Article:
CROTON-ON-HUDSON, N.Y. – Safety at Croton Gorge Park is taking center stage after the recent drowning of a Bronx man, the fifth fatality in a number of years.
Less than two weeks before the drowning, tensions reached a boiling point between residents and swimmers on the river's east shore.
The river's east shore has "very heavy use that we have very little control over," Croton Mayor Leo Wiegman said. At least one major injury has occurred each year for the past five years on the riverbank, directly across from the Village of Croton.
Government officials and nearly 40 residents from along the river attended a July 11 meeting at Croton's municipal building, where residents said increased foot traffic was bringing vandalism, public urination and soil erosion into their backyards.
Many expressed frustration at the volume of visitors they said come from as far as Connecticut to camp, swim and set fires on a narrow strip of land owned by the New York State Department of Environmental Conservation, just below residential Quaker Bridge Road on the Cortlandt side of the Croton River.
"It's disgusting, it smells like a sewer," said Carl Steinmann, a Quaker Bridge Road resident. "It's trash heaps, and it smells like fish and human feces." Most echoed Steinmann's concerns, and several said they counted 63 illegally parked cars on narrow Quaker Bridge Road on the Fourth of July. The Town of Cortlandt has since posted additional "No Parking" signs.
The DEC sanctions many of the activities neighbors said they abhor. Fires, camping for up to three days and drinking alcohol are legal, according to state land use regulations. Neighbors have said the activities are inappropriate on a strip of land where leaf coverage and trees could make quick fuel for a fire, and extremely steep slopes make it almost impossible for emergency personnel to access the area.
Law enforcement is complicated by the convergence of nine municipal, county and state jurisdictions on the 1.5-mile stretch of river, all with varying land use regulations. DEC police have jurisdiction over the swimming spot at the river's edge, but DEC officials said it's difficult to patrol the 19-acre parcel because it's isolated from other DEC properties.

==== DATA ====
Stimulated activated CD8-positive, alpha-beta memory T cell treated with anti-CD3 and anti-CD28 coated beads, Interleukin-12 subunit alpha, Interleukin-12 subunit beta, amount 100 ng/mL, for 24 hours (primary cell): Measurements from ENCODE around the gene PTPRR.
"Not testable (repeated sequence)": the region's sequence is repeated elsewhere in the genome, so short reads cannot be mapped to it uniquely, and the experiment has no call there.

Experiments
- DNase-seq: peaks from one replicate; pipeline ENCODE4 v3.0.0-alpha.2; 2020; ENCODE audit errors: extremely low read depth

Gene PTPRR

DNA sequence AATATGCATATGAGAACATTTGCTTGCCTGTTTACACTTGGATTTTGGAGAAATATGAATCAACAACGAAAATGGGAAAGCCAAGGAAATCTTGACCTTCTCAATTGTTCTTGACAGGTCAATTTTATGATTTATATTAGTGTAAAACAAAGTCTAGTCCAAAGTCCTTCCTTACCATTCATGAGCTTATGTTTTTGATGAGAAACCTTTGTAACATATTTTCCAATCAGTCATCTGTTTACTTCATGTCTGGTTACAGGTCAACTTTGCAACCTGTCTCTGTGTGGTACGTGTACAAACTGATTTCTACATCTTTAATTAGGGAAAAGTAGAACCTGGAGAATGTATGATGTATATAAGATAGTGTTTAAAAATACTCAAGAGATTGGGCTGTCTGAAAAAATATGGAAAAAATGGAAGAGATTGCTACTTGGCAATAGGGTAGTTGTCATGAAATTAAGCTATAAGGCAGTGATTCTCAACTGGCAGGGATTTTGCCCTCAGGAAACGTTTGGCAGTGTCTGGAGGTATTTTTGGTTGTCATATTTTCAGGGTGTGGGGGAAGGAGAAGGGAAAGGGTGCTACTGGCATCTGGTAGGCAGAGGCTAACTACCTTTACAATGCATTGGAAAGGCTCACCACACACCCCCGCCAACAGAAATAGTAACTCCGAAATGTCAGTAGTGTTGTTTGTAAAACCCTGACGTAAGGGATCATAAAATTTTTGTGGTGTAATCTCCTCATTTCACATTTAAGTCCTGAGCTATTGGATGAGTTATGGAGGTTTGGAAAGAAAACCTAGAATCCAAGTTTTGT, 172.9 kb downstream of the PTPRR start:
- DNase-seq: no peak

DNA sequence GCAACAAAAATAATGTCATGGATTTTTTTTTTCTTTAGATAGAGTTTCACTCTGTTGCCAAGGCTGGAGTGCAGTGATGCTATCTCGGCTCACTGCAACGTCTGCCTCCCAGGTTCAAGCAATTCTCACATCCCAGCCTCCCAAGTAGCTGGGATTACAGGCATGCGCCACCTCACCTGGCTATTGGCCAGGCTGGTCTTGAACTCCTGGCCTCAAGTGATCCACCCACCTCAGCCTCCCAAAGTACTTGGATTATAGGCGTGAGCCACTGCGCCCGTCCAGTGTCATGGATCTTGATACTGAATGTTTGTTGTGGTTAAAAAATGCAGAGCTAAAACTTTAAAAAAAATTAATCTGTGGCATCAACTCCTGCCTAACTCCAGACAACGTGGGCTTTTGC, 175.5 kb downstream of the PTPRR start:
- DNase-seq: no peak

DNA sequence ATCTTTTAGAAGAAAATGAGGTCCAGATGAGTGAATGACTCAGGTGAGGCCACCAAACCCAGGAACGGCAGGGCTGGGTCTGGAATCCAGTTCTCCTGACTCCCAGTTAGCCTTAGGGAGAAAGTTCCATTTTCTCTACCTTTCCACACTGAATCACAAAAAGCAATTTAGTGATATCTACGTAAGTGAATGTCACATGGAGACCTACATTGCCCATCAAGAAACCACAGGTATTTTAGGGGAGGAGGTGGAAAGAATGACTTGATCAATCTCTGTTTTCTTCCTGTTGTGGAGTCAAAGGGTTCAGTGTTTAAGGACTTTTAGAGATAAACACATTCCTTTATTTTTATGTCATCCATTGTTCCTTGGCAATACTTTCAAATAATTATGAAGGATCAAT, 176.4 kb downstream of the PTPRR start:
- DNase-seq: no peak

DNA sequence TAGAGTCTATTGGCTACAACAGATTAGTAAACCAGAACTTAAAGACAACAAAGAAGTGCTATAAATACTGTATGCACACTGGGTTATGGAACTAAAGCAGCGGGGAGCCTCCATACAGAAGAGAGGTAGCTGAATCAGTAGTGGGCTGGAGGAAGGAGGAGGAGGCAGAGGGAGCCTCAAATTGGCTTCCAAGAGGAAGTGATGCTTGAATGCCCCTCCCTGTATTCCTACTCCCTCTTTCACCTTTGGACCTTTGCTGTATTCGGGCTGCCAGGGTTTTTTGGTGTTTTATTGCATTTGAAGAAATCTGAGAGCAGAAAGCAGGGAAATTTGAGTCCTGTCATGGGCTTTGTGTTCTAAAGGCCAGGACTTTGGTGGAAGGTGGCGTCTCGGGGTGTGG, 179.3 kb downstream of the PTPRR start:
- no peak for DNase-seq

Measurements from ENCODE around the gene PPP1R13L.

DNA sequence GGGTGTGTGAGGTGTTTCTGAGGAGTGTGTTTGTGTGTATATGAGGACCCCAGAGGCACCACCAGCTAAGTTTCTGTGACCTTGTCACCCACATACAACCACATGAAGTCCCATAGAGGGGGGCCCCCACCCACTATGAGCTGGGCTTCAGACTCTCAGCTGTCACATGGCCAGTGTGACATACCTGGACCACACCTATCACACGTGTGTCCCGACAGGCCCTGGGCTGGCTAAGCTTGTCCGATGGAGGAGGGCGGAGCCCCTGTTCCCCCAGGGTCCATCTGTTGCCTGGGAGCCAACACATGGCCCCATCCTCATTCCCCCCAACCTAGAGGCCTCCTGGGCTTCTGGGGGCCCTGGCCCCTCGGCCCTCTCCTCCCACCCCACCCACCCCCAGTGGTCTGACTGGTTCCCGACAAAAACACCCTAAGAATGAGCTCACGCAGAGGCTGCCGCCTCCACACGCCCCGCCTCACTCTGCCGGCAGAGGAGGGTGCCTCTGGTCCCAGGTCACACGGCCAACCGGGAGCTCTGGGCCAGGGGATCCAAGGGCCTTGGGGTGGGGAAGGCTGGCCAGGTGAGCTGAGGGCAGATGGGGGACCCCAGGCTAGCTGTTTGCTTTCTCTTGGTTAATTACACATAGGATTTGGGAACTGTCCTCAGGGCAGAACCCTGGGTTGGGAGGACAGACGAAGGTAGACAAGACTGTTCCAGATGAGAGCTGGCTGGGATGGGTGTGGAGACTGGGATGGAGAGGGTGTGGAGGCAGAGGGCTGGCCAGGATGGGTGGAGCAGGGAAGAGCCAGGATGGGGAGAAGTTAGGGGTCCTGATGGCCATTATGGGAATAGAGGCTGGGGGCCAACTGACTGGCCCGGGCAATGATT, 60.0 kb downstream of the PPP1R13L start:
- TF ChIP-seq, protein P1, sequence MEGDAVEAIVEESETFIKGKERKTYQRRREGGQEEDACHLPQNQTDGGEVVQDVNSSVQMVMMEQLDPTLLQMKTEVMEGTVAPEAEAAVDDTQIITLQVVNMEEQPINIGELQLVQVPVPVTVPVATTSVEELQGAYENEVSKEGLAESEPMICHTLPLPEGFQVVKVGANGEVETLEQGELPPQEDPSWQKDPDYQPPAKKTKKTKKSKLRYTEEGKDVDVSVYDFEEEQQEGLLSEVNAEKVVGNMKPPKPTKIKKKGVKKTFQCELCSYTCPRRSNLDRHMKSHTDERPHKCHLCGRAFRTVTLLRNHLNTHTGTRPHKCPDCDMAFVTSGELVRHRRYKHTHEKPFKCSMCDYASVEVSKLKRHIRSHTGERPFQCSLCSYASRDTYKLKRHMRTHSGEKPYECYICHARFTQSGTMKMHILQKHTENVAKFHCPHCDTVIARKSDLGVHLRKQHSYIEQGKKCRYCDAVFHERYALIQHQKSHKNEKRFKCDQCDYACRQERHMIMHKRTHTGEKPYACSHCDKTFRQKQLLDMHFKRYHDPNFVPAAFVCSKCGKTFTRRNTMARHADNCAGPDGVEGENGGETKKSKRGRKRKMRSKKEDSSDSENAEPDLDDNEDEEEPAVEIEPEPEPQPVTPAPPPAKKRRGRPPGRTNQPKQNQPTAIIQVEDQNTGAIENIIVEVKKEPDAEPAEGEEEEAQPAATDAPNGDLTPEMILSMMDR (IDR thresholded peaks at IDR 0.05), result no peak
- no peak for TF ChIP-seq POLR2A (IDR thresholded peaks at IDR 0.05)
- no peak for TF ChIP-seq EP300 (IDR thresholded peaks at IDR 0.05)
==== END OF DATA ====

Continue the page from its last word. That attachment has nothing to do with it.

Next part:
Croton officials said they "don’t sanction" swimming from the east bank of the river, but it's legal, according to Police Chief Anthony Tramaglini.
A couple swimming in the area Thursday said they never heard neighbors complain and didn't know someone had drowned two days earlier. "If they don't say something, how can we know they don't like it?" said Jorge Herrera, 22, of Ossining, originally from El Salvador. He said he learned about the spot from his girlfriend, a White Plains resident. Herrera said a large Hispanic community frequents the location.
"People shouldn't be able to bring beer here, definitely," Herrera said. He said he saw a man who had been drinking nearly drown two weeks earlier. The man was pulled ashore by other people swimming in the river, Herrera said.
Croton officials attended a scheduled meeting July 25 with state officials to parse out possible new land use and safety regulations.
Wiegman said officials discussed "potential courses of action for the state DEC to transfer the jurisdiction and management of those parcels to other governmental organizations."
"There's two ways to do that, you can do an act of the legislature, and through different agencies' agreement. As a result the agencies involved with us this morning helped us collaborate and figure out what the steps are. Clearly, we need other agencies to step forward and take control," said Wiegman.
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